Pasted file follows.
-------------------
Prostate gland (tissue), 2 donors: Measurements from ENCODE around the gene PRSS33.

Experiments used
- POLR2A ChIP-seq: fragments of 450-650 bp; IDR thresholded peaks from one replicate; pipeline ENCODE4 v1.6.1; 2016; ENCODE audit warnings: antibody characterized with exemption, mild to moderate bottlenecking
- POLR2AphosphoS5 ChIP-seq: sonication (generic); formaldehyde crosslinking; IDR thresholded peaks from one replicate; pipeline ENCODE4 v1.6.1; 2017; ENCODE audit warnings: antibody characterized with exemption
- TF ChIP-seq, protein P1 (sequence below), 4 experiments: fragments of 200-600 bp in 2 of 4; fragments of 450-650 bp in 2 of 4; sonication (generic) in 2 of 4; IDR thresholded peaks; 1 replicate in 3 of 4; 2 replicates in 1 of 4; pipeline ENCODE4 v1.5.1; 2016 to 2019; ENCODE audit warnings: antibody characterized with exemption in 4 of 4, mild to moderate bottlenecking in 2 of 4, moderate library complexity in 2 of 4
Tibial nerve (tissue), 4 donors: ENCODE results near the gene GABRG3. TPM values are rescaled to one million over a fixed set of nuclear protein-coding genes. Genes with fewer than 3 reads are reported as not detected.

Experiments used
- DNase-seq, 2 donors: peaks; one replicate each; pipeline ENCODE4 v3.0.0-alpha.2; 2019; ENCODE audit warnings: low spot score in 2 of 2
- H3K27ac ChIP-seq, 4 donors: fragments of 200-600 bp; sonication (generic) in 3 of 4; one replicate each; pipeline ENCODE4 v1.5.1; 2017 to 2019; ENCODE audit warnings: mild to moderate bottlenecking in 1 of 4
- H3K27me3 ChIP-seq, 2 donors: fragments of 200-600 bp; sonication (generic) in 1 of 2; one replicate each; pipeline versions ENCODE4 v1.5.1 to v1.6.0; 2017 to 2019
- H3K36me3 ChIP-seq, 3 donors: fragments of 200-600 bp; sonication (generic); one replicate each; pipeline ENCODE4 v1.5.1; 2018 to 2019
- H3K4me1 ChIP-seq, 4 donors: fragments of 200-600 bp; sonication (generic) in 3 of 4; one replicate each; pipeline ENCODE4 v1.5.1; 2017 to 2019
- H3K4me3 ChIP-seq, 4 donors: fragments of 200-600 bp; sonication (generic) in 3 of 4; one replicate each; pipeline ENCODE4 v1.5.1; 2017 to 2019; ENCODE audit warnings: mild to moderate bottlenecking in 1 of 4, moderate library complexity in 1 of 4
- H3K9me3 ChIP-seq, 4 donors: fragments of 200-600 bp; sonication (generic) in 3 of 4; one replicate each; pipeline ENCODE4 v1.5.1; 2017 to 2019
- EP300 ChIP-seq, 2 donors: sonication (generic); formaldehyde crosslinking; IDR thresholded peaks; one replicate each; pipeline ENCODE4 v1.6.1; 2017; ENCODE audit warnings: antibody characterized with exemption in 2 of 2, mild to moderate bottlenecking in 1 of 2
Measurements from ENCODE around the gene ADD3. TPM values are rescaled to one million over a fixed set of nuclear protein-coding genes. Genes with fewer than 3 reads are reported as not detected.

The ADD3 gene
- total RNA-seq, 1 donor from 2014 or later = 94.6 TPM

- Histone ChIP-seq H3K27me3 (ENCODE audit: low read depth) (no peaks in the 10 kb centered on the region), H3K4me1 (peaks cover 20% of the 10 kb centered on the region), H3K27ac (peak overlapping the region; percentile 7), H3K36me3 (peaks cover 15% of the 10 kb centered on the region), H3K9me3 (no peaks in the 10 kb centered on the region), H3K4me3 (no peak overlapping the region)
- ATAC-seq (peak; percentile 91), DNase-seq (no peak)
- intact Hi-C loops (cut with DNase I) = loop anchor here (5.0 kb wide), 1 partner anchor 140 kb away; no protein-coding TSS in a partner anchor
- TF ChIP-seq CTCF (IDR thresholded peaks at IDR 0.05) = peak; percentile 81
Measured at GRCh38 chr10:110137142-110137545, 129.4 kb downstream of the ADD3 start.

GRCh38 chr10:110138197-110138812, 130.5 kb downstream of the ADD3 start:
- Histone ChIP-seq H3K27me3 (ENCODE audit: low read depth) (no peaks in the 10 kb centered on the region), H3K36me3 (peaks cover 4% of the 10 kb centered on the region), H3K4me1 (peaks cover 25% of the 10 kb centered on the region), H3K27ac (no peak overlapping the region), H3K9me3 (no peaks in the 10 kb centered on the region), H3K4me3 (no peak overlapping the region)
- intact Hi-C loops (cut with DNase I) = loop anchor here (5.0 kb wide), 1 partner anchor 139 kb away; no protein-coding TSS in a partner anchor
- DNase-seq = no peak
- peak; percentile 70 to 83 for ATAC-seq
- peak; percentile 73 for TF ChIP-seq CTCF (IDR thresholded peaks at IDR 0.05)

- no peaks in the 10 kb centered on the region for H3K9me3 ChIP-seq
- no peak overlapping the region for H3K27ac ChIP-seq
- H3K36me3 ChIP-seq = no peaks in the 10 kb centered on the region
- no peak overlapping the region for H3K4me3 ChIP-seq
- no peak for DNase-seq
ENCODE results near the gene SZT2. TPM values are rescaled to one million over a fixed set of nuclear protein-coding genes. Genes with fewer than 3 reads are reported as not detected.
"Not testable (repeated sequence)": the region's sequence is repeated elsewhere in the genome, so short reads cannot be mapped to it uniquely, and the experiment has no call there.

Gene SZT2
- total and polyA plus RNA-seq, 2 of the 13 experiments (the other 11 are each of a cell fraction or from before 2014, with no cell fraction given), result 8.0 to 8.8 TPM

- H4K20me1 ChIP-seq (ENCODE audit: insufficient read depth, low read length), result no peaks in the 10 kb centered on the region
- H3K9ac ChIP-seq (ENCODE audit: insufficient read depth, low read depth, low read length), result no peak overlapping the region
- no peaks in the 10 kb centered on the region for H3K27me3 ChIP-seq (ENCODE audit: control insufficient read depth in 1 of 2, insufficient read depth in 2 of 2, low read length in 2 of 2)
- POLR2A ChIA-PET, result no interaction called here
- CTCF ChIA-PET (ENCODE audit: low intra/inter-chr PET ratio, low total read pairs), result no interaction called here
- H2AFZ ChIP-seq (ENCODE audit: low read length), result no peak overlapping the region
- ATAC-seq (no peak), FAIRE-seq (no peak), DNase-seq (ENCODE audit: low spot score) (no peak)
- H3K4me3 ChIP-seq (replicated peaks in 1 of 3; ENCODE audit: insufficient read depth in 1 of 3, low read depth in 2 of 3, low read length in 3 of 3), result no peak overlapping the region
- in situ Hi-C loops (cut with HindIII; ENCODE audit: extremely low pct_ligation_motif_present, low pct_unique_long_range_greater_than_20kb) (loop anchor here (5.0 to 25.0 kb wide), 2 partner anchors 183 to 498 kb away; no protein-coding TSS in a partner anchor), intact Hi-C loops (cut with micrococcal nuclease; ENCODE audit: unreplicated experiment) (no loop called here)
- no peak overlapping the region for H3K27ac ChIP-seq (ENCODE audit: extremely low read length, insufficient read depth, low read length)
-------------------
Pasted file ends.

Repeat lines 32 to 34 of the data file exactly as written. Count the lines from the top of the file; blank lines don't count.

- H3K36me3 ChIP-seq = no peaks in the 10 kb centered on the region
- no peak overlapping the region for H3K4me3 ChIP-seq
- no peak for DNase-seq